The photos have been removed at the request of the model

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I began working overtime at my office yesterday and put in my first ten-hour day of this year’s busy season. I’ll probably have to put in the same hours just about every day for the next four weeks to try to finish all of my work on time (plus some time on weekends, too).

So, that pretty much means that developing film is out of the question until I return to a normal schedule, and I won’t have much if any time for filing negatives, either. I will still try to scan some film now and then so I can post some previously unseen work of mine here. The image at the top is one from my series with Carlotta in the Nevada desert in the spring of 2006. (To be honest with you, I don’t remember if I’ve posted it here before, so please forgive me if I have.)

I haven’t done much with my own photography the past week or so, but I did go out into Manhattan on Sunday to see a display of several hundred photos that are being auctioned off at Christie’s at Rockefeller Center this week. Sunday was going to be a day to take it easy and rest at home (well, except for doing the laundry), but when I read about the photo sale and saw the photos online at Christie’s website (click here to see them yourself), I just had to go out and see the actual prints for myself.

Unlike the auctions normally scheduled for April and October, this is one couple’s private photo collection, consisting primarily of fashion, nude and celebrity images. There were plenty of Helmut Newton photos to see, as well as a great deal of photos of Marilyn Monroe. (Regarding Newton, you really haven’t experienced his work until you’ve been in a relatively small room with several 6 ½ foot high silver prints from his Big Nudes series staring down at you.) There were also quite a few photos by Irving Penn, Richard Avedon, Horst P. Horst and Jeanloup Sieff. I bought the catalog, which is about an inch thick.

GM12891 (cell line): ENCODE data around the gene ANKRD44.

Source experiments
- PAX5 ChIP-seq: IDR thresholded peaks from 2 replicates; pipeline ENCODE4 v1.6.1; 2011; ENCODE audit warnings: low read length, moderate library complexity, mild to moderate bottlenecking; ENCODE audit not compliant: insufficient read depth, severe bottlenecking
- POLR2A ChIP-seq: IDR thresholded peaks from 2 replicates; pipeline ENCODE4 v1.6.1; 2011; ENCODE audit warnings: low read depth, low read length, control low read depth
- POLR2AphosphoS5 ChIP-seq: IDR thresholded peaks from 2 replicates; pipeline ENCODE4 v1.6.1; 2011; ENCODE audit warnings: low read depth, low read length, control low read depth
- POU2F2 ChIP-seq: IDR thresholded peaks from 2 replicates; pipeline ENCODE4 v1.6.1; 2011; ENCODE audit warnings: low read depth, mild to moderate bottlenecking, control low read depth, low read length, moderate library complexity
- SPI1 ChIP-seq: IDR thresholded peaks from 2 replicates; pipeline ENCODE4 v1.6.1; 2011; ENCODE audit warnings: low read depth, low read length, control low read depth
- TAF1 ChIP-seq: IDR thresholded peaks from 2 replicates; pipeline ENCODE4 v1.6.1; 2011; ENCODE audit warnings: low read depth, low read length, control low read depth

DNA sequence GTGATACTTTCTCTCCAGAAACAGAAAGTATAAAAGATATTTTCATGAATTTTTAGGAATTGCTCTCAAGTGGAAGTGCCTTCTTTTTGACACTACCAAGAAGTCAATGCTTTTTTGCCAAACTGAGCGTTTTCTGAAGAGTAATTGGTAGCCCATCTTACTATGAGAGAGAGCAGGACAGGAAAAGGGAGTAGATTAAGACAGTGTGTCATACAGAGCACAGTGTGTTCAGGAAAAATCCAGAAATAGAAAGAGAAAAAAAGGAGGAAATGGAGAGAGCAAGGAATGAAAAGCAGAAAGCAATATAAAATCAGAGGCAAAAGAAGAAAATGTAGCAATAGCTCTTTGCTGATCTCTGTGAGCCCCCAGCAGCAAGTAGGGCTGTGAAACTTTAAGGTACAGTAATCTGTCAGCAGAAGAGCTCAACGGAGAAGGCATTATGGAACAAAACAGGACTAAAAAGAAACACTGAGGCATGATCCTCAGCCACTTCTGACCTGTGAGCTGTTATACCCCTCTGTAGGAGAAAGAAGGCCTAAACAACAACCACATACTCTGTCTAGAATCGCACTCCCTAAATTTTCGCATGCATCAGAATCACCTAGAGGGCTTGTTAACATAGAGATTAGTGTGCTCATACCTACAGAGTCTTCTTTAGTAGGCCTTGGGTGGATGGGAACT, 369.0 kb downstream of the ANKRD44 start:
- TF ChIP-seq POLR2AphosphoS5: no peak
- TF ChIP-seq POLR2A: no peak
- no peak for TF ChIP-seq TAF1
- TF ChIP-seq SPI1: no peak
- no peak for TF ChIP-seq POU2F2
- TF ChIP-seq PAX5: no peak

I actually met and spoke for a few minutes with the owner of the prints, Mr. Leon Constantiner. I basically thanked him for allowing the public to see his wonderful collection of photos, and we talked about a few of the photos. I specifically pointed out to him Rudolph Koppitz’s classic 1925 photo, Movement Study, which is one of my all-time favorite nude images. This is the one with a nude dancer with her back bent, highlighted in front of three other dancers dressed in black. It’s a stunning composition, and though I’ve seen it in books before, I don’t know if I’d ever seen an actual print of it.